Mark Thatcher, the son of former British Prime Minister Margaret Thatcher, was planning to leave his home in South Africa for the United States when he was arrested in connection with an alleged coup plot, a police spokesman said Thursday.

Thatcher was arrested Wednesday and charged with helping to finance what authorities say was a foiled plot to overthrow the president of oil-rich Equatorial Guinea (search) in March.

Police in South Africa, where Thatcher has lived since 1995, have information that the 51-year-old businessman had put his $3.3 million home up for sale and had booked flights for his American wife and two children to Dallas, police spokesman Sipho Ngwema said.

Thatcher's two children had already been enrolled in schools in Dallas.

"The flights were booked for Monday and we believe Thatcher would have followed them. If you move your family and sell your property it follows that you would be leaving the country, too," Ngwema said.

Thatcher is under house arrest until he posts bail of $300,000, set after he was charged with violating the country's Foreign Military Assistance Act.

He is alleged to have financed the purchase of a helicopter to assist in the coup plot in Equatorial Guinea.

In a statement released Thursday, Thatcher maintained his innocence, the South African Press Association reported.

"I have been and am co-operating fully with the authorities in order to resolve the matter. I have no involvement in an alleged coup in Equatorial Guinea and I reject all suggestions to the contrary," the statement said.

Thatcher's lawyers were not immediately available for comment.

The former race-car driver lived in Texas once before. He moved to Dallas in April 1984 after a controversy over reports he represented a British construction firm that won a $600 million contract in Oman while his mother was there on a trade-boosting trip in 1981.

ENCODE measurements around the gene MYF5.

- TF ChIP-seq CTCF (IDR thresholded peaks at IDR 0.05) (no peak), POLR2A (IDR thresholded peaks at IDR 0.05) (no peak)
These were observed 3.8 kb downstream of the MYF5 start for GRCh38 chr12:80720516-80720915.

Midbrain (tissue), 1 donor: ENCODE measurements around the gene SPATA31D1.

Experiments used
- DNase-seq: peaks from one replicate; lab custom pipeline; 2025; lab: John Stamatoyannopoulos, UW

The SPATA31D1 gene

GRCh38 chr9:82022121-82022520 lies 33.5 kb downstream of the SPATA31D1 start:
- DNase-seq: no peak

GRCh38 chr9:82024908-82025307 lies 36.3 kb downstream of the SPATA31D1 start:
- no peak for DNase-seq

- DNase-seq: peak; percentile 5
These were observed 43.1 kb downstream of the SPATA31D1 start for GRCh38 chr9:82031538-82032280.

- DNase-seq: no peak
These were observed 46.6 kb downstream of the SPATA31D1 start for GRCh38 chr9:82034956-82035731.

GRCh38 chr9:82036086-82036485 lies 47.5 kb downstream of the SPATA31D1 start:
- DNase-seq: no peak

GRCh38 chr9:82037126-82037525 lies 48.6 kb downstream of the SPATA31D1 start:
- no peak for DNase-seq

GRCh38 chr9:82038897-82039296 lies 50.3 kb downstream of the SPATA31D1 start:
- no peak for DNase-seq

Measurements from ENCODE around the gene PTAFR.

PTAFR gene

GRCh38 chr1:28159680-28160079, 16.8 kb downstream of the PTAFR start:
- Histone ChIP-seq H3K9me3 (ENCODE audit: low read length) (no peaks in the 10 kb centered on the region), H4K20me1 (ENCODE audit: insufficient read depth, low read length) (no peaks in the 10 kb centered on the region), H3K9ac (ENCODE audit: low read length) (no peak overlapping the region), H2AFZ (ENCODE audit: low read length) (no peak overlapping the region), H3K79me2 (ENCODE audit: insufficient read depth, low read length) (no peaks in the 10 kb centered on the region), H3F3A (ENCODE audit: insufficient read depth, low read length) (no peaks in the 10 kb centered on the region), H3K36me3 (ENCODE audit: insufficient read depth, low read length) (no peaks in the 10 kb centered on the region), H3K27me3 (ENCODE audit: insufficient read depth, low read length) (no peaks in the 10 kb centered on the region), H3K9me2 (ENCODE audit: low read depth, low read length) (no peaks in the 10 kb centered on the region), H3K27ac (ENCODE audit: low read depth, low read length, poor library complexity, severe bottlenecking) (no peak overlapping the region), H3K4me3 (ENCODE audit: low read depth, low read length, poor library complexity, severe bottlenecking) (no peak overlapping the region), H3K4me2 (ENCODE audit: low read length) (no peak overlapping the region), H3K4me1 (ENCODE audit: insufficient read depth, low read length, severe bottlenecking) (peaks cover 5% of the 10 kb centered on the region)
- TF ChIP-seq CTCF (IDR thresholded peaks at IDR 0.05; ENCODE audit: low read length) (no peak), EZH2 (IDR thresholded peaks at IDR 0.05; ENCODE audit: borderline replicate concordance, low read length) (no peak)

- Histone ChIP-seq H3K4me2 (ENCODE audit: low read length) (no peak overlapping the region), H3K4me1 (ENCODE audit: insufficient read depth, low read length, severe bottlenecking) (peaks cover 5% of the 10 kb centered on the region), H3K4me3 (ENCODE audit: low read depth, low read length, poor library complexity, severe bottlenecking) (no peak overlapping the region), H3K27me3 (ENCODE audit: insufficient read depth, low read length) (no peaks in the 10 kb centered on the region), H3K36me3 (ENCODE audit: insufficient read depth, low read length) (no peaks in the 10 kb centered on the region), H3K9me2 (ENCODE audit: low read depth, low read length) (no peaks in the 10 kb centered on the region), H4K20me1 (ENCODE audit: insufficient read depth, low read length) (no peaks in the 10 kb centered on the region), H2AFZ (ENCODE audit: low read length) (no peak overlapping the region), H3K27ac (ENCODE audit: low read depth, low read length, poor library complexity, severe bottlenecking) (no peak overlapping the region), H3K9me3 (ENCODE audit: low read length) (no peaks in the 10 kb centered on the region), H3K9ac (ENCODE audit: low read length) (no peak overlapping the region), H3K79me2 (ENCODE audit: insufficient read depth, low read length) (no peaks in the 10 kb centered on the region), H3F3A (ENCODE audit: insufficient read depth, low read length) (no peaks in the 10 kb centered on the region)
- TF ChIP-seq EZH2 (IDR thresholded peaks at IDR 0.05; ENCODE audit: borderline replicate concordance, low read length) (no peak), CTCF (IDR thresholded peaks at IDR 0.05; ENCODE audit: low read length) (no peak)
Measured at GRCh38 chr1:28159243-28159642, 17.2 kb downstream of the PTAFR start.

While living in Dallas, he settled a civil racketeering lawsuit for an undisclosed sum. He also faced charges from the Internal Revenue Service over his role with a Dallas-based home security company that went bankrupt.

Thatcher moved his family to South Africa in 1995 after business troubles in the United States.

Speaking at a media briefing Thursday, British Foreign Secretary Jack Straw would not be drawn in on the matter.

"Mark Thatcher, as a British citizen, is entitled to the same consular assistance as any other British citizen. He is also entitled, as every British citizen is, to that consular assistance being confidential," he said.

Authorities in several African nations announced in March that they had foiled an attempt to overthrow President Teodoro Obiang (search) of Equatorial Guinea, who is widely accused of torture and other abuses while ruling the continent's third-biggest oil-producing nation.

Equatorial Guinea put 19 people on trial Monday in the alleged plot. Seventy suspected mercenaries are on trial separately in Zimbabwe.

The alleged ringleader, former British special forces soldier Simon Mann (search), was among those arrested. At the Equatorial Guinea trial, a defendant testified Wednesday that Thatcher met with Mann in July 2003.

Nick du Toit (search), a South African arms dealer, said Thatcher expressed interest in buying military helicopters for a mining enterprise in Sudan. Du Toit described the meeting as a "normal business deal."

Thatcher was scrutinized by Britain's Parliament in 1994 over reports that he was involved in arms sales to Saudi Arabia and Iraq while his mother was prime minister.